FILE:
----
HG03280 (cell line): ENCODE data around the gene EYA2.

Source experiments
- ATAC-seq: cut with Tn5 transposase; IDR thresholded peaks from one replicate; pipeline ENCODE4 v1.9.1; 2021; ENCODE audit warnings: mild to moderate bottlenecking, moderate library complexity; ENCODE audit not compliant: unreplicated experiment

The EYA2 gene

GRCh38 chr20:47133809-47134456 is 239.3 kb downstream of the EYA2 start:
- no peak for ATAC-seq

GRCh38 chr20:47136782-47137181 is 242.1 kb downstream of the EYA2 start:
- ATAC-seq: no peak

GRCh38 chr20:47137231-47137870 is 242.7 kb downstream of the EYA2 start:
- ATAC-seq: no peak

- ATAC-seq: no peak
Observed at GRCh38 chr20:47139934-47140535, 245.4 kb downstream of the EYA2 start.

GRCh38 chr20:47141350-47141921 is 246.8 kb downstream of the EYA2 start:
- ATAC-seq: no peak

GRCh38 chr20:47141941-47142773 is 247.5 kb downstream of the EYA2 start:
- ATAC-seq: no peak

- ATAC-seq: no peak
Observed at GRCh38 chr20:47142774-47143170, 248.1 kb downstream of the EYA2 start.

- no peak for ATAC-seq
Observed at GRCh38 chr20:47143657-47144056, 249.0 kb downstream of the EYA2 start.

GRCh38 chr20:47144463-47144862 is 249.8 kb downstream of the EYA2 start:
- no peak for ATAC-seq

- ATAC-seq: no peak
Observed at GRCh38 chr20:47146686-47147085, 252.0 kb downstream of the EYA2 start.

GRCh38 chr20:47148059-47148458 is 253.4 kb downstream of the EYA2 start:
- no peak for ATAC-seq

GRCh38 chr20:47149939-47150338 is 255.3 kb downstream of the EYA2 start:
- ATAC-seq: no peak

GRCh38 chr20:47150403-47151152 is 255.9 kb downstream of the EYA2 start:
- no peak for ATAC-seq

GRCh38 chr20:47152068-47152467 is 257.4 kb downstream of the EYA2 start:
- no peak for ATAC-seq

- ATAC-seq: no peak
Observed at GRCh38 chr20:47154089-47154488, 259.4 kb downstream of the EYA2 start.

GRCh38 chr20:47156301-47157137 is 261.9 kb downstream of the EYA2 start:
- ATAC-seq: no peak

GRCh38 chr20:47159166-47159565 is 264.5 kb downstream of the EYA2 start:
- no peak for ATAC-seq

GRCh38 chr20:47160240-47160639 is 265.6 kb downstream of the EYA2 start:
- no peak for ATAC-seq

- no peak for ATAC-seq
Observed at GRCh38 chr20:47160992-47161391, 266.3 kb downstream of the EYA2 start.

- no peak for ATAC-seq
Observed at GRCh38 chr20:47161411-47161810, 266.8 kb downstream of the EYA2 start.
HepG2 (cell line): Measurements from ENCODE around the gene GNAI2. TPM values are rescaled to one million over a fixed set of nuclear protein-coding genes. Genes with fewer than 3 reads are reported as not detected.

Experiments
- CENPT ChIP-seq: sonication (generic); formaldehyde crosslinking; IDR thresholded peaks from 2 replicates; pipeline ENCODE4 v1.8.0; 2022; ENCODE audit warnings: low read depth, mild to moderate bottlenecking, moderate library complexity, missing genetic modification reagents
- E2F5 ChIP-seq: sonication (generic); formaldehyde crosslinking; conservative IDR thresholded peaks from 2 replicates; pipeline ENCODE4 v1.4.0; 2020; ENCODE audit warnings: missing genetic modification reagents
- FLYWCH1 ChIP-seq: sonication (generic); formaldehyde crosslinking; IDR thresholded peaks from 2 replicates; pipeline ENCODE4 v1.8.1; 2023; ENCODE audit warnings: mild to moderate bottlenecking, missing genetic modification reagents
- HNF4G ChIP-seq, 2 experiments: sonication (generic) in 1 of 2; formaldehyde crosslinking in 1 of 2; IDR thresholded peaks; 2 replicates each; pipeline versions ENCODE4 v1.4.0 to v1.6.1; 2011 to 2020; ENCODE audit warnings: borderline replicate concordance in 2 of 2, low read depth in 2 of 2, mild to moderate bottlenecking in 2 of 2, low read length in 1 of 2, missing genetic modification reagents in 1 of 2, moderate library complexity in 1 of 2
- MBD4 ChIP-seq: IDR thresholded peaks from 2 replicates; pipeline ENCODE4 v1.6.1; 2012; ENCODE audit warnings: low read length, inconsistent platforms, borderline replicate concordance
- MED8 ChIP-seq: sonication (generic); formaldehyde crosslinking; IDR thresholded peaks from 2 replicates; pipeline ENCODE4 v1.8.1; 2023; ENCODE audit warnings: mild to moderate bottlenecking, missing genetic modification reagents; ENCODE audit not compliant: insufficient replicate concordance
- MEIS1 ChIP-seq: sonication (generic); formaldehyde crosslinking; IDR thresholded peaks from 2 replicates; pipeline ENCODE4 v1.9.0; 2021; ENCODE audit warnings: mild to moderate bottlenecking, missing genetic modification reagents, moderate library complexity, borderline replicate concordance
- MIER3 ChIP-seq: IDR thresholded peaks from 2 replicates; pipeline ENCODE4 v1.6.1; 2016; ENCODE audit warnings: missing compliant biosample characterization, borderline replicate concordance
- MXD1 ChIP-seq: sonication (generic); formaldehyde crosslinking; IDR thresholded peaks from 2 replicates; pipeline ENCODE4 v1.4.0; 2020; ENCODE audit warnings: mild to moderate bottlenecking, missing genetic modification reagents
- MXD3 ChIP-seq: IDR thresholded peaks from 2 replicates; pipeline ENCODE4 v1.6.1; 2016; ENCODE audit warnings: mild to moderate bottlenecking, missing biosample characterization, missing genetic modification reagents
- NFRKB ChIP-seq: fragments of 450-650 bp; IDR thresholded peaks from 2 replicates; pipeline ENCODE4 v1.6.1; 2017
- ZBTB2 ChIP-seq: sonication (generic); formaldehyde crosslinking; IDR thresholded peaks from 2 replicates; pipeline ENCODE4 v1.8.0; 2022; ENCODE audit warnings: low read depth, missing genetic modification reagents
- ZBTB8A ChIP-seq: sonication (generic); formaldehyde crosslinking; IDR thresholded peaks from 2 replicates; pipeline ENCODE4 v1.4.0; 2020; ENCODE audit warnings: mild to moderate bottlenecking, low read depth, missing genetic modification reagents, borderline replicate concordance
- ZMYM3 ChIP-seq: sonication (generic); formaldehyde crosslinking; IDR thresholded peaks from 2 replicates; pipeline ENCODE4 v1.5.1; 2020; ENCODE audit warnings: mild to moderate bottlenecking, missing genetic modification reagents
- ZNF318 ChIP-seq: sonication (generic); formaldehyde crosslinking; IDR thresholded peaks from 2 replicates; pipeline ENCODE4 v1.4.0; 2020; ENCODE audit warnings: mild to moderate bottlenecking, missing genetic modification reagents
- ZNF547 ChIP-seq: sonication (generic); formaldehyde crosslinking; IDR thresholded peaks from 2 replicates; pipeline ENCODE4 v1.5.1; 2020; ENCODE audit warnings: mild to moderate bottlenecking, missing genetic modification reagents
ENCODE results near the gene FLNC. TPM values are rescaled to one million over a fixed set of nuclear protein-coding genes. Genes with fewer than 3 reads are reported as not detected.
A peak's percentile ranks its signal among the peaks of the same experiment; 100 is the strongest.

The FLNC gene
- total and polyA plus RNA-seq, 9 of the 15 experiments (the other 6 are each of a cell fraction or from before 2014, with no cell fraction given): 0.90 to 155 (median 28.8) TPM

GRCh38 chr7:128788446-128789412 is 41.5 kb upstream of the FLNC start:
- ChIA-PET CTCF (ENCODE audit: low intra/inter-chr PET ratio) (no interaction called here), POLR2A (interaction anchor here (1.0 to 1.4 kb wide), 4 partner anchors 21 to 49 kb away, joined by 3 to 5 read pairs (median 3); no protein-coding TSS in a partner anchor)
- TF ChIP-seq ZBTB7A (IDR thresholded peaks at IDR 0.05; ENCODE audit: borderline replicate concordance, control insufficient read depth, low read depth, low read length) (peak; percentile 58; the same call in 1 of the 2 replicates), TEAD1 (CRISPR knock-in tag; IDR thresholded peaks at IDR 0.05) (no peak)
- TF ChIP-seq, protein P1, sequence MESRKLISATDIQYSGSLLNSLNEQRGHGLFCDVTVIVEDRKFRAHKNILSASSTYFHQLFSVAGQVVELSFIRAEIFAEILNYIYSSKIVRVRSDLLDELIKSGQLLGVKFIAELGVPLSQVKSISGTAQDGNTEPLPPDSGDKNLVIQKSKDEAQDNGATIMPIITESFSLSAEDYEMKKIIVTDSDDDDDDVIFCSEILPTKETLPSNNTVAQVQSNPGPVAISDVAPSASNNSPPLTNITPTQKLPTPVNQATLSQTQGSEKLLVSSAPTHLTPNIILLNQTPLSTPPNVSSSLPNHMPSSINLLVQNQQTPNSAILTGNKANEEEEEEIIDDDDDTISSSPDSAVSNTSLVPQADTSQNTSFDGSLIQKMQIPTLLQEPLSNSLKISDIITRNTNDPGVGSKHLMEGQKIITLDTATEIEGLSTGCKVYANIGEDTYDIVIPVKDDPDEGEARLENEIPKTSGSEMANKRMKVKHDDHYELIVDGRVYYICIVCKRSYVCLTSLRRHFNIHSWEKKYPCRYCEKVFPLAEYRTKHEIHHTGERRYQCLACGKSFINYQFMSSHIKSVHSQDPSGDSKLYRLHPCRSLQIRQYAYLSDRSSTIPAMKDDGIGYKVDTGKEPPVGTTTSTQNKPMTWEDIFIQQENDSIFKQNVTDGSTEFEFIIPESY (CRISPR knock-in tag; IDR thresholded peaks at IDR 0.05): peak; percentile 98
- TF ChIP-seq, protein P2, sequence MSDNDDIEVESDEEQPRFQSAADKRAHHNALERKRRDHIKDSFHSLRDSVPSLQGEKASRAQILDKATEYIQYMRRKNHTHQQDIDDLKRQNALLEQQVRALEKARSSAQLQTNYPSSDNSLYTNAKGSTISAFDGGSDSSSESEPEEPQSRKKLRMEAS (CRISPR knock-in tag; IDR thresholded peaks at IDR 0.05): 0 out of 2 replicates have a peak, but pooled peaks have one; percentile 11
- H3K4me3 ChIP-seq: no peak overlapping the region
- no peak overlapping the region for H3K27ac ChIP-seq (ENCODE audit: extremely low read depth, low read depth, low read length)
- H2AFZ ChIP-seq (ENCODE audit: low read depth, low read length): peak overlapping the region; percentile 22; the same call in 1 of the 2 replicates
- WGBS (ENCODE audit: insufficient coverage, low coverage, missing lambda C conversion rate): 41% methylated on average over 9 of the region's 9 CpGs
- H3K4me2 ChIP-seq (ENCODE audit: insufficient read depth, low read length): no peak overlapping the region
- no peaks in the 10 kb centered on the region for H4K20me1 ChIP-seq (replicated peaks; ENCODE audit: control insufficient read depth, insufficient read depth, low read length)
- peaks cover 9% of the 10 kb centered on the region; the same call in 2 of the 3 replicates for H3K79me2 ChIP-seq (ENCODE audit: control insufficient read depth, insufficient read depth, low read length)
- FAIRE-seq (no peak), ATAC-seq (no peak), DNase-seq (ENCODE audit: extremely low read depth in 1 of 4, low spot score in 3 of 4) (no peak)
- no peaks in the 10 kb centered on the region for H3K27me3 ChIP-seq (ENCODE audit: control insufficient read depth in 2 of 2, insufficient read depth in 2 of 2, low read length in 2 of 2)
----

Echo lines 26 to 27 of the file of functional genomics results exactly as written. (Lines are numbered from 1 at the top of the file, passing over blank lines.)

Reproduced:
- no peak for ATAC-seq

GRCh38 chr20:47149939-47150338 is 255.3 kb downstream of the EYA2 start: